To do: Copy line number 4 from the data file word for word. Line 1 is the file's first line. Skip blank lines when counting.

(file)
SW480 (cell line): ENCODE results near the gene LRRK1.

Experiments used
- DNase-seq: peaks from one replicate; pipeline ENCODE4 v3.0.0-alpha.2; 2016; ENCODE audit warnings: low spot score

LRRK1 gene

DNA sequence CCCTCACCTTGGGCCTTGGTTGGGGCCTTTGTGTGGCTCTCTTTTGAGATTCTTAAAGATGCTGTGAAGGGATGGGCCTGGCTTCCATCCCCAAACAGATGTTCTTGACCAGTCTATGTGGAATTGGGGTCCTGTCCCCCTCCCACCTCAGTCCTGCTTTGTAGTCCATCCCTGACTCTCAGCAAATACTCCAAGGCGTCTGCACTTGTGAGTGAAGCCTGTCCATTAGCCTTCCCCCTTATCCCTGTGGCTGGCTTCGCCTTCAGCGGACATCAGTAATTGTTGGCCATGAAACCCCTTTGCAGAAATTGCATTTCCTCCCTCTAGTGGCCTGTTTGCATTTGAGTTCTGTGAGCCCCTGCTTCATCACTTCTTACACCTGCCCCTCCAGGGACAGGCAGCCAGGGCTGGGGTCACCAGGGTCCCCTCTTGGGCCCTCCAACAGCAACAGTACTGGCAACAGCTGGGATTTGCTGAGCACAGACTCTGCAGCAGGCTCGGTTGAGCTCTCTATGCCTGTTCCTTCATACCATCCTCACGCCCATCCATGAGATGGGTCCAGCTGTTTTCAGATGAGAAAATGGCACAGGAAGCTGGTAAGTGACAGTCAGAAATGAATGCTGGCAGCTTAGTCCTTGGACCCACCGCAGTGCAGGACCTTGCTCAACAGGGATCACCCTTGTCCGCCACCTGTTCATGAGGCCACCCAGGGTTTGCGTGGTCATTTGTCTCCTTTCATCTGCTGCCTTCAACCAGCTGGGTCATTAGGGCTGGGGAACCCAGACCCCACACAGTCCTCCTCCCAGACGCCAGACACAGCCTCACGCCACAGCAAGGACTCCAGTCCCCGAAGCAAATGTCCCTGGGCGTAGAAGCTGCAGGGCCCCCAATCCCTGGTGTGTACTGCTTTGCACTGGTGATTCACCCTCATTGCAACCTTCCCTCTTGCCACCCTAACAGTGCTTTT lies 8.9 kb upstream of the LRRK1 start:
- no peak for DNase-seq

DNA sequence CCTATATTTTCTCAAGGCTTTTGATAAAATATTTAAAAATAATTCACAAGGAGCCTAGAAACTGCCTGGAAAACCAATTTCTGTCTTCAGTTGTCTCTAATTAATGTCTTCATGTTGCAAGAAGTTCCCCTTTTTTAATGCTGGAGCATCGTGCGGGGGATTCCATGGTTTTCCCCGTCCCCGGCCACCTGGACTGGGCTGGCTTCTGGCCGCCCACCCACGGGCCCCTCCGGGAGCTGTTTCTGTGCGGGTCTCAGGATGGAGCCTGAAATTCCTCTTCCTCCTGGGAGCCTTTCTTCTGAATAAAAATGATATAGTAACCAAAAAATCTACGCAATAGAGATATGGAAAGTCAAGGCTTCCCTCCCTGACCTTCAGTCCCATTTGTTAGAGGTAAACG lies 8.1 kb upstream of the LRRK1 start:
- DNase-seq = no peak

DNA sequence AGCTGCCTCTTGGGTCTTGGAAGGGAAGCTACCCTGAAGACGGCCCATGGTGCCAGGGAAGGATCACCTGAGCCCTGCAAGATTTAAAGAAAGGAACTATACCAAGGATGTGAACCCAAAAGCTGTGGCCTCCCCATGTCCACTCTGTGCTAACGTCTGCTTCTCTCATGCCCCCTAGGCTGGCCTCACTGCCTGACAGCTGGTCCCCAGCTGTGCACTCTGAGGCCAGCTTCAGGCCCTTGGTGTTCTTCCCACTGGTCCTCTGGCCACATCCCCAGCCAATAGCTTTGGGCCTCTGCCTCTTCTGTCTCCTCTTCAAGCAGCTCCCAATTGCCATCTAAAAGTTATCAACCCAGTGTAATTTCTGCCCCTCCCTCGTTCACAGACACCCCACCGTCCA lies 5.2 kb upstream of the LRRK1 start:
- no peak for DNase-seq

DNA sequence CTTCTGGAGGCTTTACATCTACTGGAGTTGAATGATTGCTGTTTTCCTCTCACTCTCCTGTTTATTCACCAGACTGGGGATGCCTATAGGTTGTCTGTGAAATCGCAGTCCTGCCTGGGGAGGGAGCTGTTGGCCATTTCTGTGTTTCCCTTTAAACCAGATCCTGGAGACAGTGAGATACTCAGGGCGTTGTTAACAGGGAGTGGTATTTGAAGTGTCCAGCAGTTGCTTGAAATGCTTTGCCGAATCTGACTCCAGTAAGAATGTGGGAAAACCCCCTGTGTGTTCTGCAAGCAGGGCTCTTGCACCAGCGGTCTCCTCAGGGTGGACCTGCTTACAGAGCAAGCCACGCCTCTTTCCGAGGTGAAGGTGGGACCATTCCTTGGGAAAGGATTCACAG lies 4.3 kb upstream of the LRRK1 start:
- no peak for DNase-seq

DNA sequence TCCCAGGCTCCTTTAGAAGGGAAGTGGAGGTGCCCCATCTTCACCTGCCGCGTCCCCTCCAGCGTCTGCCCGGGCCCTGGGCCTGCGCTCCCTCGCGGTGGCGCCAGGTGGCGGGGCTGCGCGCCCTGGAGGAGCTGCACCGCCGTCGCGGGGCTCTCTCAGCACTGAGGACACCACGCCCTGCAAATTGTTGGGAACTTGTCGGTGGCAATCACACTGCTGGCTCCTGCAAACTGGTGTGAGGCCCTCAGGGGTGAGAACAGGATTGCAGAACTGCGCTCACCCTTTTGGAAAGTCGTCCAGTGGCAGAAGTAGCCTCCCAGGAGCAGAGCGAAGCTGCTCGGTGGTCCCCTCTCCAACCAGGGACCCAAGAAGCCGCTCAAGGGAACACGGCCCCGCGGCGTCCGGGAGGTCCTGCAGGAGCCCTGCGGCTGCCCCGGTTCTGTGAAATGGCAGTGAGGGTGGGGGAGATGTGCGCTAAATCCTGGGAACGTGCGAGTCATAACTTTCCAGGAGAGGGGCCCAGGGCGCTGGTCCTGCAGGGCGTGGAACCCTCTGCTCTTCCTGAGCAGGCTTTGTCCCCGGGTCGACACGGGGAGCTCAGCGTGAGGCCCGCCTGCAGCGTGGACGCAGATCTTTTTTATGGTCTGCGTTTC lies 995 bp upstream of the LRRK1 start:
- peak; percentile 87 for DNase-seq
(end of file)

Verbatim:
LRRK1 gene